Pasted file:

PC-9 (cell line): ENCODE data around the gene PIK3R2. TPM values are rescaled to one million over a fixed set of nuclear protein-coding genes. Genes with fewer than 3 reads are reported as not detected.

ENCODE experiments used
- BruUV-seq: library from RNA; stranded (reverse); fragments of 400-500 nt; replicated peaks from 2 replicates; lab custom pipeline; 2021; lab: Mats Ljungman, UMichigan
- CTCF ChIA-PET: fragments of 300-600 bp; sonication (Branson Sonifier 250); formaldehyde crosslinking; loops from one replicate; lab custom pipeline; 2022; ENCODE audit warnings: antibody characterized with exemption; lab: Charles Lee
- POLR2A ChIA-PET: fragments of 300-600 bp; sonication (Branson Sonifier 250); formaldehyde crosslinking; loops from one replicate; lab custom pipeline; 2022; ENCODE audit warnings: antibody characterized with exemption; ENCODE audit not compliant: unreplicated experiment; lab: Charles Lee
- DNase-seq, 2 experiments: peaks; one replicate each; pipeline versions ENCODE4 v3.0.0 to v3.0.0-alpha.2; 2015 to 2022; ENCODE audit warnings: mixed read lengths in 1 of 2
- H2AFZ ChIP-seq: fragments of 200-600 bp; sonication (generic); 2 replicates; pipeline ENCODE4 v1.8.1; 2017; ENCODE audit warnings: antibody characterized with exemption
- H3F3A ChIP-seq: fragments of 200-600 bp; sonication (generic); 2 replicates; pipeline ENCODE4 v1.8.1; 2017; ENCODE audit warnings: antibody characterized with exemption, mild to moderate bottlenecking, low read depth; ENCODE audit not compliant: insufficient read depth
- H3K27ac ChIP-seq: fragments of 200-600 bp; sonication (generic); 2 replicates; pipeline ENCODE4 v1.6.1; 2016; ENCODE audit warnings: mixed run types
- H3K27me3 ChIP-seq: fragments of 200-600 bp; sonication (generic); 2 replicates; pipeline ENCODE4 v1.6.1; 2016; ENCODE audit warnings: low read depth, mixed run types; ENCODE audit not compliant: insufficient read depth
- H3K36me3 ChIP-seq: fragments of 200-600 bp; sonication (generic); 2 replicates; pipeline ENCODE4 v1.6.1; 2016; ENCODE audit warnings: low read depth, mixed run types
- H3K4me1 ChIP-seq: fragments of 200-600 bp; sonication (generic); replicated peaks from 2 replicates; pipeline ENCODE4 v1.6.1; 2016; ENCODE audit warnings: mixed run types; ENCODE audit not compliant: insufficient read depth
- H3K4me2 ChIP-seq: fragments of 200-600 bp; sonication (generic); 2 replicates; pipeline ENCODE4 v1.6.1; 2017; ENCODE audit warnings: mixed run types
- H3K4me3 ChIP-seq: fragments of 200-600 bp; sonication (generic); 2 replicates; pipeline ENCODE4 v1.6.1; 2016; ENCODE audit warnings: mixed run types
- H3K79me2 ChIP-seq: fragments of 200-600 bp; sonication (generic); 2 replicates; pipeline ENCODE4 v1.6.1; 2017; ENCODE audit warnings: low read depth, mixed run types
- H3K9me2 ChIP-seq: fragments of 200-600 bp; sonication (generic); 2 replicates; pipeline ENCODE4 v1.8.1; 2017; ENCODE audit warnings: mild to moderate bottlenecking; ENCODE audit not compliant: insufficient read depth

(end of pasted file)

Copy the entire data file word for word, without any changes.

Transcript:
PC-9 (cell line): ENCODE data around the gene PIK3R2. TPM values are rescaled to one million over a fixed set of nuclear protein-coding genes. Genes with fewer than 3 reads are reported as not detected.

ENCODE experiments used
- BruUV-seq: library from RNA; stranded (reverse); fragments of 400-500 nt; replicated peaks from 2 replicates; lab custom pipeline; 2021; lab: Mats Ljungman, UMichigan
- CTCF ChIA-PET: fragments of 300-600 bp; sonication (Branson Sonifier 250); formaldehyde crosslinking; loops from one replicate; lab custom pipeline; 2022; ENCODE audit warnings: antibody characterized with exemption; lab: Charles Lee
- POLR2A ChIA-PET: fragments of 300-600 bp; sonication (Branson Sonifier 250); formaldehyde crosslinking; loops from one replicate; lab custom pipeline; 2022; ENCODE audit warnings: antibody characterized with exemption; ENCODE audit not compliant: unreplicated experiment; lab: Charles Lee
- DNase-seq, 2 experiments: peaks; one replicate each; pipeline versions ENCODE4 v3.0.0 to v3.0.0-alpha.2; 2015 to 2022; ENCODE audit warnings: mixed read lengths in 1 of 2
- H2AFZ ChIP-seq: fragments of 200-600 bp; sonication (generic); 2 replicates; pipeline ENCODE4 v1.8.1; 2017; ENCODE audit warnings: antibody characterized with exemption
- H3F3A ChIP-seq: fragments of 200-600 bp; sonication (generic); 2 replicates; pipeline ENCODE4 v1.8.1; 2017; ENCODE audit warnings: antibody characterized with exemption, mild to moderate bottlenecking, low read depth; ENCODE audit not compliant: insufficient read depth
- H3K27ac ChIP-seq: fragments of 200-600 bp; sonication (generic); 2 replicates; pipeline ENCODE4 v1.6.1; 2016; ENCODE audit warnings: mixed run types
- H3K27me3 ChIP-seq: fragments of 200-600 bp; sonication (generic); 2 replicates; pipeline ENCODE4 v1.6.1; 2016; ENCODE audit warnings: low read depth, mixed run types; ENCODE audit not compliant: insufficient read depth
- H3K36me3 ChIP-seq: fragments of 200-600 bp; sonication (generic); 2 replicates; pipeline ENCODE4 v1.6.1; 2016; ENCODE audit warnings: low read depth, mixed run types
- H3K4me1 ChIP-seq: fragments of 200-600 bp; sonication (generic); replicated peaks from 2 replicates; pipeline ENCODE4 v1.6.1; 2016; ENCODE audit warnings: mixed run types; ENCODE audit not compliant: insufficient read depth
- H3K4me2 ChIP-seq: fragments of 200-600 bp; sonication (generic); 2 replicates; pipeline ENCODE4 v1.6.1; 2017; ENCODE audit warnings: mixed run types
- H3K4me3 ChIP-seq: fragments of 200-600 bp; sonication (generic); 2 replicates; pipeline ENCODE4 v1.6.1; 2016; ENCODE audit warnings: mixed run types
- H3K79me2 ChIP-seq: fragments of 200-600 bp; sonication (generic); 2 replicates; pipeline ENCODE4 v1.6.1; 2017; ENCODE audit warnings: low read depth, mixed run types
- H3K9me2 ChIP-seq: fragments of 200-600 bp; sonication (generic); 2 replicates; pipeline ENCODE4 v1.8.1; 2017; ENCODE audit warnings: mild to moderate bottlenecking; ENCODE audit not compliant: insufficient read depth